To prevent data imbalance (the dataset contains very few “turn” images, since turns are so brief), we ensure a minimum number of images mid-turn per mini-batch to balance the distribution.
Nvidia’s Conditioned Model
Nvidia’s baseline model consists of several sets of Convolutional layers followed by several feed-forward layers, funneled into a single output: steer angle. We can add a second output (throttle) by increasing the dimensions of the output tensor, but this performs terribly because of the aforementioned issue: given an image of an intersection, there are several possible “correct” answers for actions to take.
We added our desired branching structure inspired by Codevilla et al. to the Nvidia architecture:
Modified Nvidia Model
We train three separate final layers and set that to be the output of the Nvidia model, and then our network decides which final layer to use/train based off of a single high-level command feature.
ResNet with Branching
Finally, we tried the same branching architecture using ResNet-18 and ResNet-34, pretrained on ImageNet. We found that the ResNets outperformed the Nvidia models by a wide margin, with the ResNet-18 performing best on the held-out validation and test sets. We observe that the ResNet-34 performs worse because of the latency from making a prediction to outputting control to the simulator. For this reason, the ResNet with fewer parameters works much better.
|Intersection Track Results||# of Trainable Parameters|
Training & Validation Curves
To further analyze our network, we looked at activation maps and adversarial examples.
Activation maps were crucial for ensuring our network is properly learning. For a long time, our network was giving us terrible results but a low MSE. We realized that we were using torch.view(…) instead of torch.permute(…). ☹
In the left image, the vehicle is about to complete a right turn. From the activation of the image and input high-level control (turn right), we see the corner of the intersection highlighted, indicating that the model is attending to the corner point, likely to avoid hitting it.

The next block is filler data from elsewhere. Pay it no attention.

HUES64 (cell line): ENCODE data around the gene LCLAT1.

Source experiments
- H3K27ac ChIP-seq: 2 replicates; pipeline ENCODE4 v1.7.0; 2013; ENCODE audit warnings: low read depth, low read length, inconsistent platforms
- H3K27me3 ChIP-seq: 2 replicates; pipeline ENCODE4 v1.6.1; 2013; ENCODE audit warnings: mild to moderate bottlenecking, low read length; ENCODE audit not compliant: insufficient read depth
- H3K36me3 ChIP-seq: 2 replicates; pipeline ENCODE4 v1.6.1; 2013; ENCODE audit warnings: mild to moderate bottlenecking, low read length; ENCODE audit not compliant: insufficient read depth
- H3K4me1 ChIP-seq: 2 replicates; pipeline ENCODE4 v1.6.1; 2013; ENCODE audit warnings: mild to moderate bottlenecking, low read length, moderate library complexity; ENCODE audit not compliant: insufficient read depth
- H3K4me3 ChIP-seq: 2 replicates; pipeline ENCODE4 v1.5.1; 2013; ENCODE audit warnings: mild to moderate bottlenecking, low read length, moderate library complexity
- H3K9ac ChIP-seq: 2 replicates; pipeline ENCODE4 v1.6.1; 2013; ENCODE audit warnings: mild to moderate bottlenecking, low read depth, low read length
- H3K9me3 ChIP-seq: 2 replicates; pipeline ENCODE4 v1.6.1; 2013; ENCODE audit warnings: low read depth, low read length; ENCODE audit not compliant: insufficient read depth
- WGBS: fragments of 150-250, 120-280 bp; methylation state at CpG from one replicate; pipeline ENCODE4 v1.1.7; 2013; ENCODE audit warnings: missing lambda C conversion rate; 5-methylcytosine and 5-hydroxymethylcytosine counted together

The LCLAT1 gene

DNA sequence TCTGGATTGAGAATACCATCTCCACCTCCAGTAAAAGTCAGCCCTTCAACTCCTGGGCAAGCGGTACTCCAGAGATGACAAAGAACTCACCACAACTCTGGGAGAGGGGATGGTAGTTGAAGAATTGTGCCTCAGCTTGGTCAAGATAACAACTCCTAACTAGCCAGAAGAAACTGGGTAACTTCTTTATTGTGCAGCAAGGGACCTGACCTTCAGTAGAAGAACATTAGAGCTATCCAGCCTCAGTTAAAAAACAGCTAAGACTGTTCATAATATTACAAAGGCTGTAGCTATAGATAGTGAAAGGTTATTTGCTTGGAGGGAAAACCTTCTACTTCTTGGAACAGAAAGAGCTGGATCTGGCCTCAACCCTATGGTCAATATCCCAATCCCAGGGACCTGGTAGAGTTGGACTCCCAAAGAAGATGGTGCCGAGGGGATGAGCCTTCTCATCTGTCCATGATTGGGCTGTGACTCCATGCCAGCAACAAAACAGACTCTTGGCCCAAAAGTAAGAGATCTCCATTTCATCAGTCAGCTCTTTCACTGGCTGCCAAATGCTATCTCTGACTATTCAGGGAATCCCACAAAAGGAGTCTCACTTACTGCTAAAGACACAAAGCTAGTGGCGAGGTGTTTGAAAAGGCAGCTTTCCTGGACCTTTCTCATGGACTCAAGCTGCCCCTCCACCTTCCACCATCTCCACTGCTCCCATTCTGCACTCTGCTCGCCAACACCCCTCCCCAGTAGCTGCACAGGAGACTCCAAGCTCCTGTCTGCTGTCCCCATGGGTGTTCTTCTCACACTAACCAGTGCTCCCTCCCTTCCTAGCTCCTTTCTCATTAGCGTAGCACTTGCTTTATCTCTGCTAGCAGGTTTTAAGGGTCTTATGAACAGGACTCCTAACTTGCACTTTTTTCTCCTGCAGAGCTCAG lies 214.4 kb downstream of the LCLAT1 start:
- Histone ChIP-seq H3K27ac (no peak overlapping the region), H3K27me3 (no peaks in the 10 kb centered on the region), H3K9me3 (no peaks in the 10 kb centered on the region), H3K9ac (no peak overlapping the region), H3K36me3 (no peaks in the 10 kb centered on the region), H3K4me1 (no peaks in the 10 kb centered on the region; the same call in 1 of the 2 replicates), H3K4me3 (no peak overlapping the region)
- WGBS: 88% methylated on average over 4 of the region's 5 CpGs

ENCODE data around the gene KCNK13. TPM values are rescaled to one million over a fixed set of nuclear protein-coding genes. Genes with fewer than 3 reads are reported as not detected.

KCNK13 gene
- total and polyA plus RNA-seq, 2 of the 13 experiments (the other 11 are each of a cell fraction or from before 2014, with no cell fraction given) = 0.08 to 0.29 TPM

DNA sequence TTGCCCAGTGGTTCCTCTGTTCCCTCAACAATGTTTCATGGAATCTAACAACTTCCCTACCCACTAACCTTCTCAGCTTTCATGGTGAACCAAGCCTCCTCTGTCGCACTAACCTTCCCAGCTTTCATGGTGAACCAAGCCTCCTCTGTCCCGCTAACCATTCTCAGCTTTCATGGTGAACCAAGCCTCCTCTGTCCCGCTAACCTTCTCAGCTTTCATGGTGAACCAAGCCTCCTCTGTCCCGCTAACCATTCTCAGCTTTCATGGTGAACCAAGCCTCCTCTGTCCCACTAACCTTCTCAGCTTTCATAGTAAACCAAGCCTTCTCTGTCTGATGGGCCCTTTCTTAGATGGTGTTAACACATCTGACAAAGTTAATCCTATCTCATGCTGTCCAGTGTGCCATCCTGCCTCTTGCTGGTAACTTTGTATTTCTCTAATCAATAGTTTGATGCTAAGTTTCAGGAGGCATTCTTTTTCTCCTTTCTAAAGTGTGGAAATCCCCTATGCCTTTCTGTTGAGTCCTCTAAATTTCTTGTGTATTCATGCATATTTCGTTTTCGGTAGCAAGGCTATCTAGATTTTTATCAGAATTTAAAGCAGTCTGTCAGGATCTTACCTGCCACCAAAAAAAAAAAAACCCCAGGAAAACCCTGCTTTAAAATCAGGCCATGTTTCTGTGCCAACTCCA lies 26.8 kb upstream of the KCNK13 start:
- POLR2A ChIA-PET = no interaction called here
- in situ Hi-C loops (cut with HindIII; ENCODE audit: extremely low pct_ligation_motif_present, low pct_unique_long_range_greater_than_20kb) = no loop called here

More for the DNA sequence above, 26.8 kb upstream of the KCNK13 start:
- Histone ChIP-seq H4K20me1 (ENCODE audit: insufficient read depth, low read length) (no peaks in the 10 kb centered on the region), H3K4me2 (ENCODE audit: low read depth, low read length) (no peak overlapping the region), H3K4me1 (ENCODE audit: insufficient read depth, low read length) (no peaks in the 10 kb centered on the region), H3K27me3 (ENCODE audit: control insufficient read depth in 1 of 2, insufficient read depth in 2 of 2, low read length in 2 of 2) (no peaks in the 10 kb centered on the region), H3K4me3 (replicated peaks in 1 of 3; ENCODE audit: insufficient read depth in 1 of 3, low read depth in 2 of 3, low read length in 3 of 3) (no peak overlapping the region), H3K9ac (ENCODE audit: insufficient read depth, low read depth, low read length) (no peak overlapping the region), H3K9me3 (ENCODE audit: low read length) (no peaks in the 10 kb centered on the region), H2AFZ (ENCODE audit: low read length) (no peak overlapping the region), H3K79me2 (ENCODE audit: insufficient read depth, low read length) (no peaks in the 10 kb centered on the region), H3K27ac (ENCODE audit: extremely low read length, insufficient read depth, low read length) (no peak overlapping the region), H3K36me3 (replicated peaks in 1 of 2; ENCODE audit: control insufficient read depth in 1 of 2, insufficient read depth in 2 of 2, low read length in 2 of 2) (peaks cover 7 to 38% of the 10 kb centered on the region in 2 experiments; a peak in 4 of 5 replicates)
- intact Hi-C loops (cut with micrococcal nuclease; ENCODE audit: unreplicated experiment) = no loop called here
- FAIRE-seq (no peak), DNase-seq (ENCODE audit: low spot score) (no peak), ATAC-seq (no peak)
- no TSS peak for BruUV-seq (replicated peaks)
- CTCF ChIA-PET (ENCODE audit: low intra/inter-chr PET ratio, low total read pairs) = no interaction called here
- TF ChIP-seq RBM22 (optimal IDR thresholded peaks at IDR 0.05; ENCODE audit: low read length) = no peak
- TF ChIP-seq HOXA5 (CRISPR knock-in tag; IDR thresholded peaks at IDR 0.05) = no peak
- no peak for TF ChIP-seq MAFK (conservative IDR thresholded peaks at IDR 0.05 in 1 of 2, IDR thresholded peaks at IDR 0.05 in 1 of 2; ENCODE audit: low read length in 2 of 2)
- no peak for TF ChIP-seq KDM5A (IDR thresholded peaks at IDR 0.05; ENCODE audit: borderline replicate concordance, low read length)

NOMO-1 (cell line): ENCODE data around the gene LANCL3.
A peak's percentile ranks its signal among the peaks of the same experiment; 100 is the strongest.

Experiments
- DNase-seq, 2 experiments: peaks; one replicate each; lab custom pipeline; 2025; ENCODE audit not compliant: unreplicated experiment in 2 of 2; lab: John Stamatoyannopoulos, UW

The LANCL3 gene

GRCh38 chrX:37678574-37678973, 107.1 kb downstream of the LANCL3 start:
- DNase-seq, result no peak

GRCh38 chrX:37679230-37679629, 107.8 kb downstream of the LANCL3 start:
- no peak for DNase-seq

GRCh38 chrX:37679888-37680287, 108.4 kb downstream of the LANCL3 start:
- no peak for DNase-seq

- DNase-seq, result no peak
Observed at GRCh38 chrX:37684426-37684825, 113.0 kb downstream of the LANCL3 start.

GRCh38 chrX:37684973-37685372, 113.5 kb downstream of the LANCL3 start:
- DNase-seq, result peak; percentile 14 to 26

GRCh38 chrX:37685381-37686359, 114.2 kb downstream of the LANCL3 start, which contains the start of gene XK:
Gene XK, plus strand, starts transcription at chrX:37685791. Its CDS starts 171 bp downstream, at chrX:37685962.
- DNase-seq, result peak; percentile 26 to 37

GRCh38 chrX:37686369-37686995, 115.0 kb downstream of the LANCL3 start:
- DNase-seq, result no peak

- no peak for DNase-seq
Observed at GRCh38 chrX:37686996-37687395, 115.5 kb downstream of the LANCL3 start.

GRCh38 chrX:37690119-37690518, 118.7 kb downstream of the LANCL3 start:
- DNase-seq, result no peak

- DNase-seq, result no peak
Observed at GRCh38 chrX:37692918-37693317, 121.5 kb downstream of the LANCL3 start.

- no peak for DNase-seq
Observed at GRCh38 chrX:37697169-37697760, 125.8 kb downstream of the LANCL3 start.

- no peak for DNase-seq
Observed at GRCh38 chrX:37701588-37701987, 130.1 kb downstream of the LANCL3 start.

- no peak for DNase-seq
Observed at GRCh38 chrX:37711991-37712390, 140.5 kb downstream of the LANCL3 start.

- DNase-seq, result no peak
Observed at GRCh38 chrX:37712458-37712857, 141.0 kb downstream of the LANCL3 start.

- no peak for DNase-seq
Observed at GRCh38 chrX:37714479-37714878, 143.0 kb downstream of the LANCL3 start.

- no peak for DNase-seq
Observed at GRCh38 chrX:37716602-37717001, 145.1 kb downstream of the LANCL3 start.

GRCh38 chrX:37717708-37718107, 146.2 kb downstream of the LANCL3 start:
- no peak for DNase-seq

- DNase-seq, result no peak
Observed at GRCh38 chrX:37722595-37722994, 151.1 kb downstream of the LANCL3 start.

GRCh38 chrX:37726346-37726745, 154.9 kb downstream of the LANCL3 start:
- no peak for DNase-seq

In the center image, we see the outlines of the crosswalk lines in the activation map. Most of the activation maps of our crosswalks show a clear outline of all of the crosswalk stripes. However, in this picture, we see that the right lane of the crosswalk is the brightest part of the map. From this activation map, we see that the network is attending to the right lane as the location to drive towards and the way to stay in its lane.
In the right image, the network is paying attention to the lane lines and is driving straight. However, we also see that the brightest activation is in the right corner: a tree in the distance. This is a potential weakness with our model, since we want the model to identify that the most important parts of this image are the lane lines, not a tree in the background.
In order to examine the vulnerability of our final ResNet18-Branched model, we generated adversarial images that would make our model steer drastically to the right or left when the intended control would be to not steer at all to stay within the lane.
To create these adversarial examples, we began with an input image with a near-zero predicted steer and updated the image with the positive (steer right) or negative (steer left) gradient of the image with respect to the output steer. We repeatedly update the image until the predicted steer was above the target adversarial steer.
Overall, we found that our final ResNet18-Branched model drove the most smoothly and safely based on our evaluation metrics (# of curb collisions, drifts out of lane, etc.). In our simulator, the model with a branched architecture successfully navigates intersections in our grid world using high-level controls, which showcases our model’s ability to imitate expert driving and learn the correct starting and stopping times for maneuvers without any temporal information.
You can find our code at: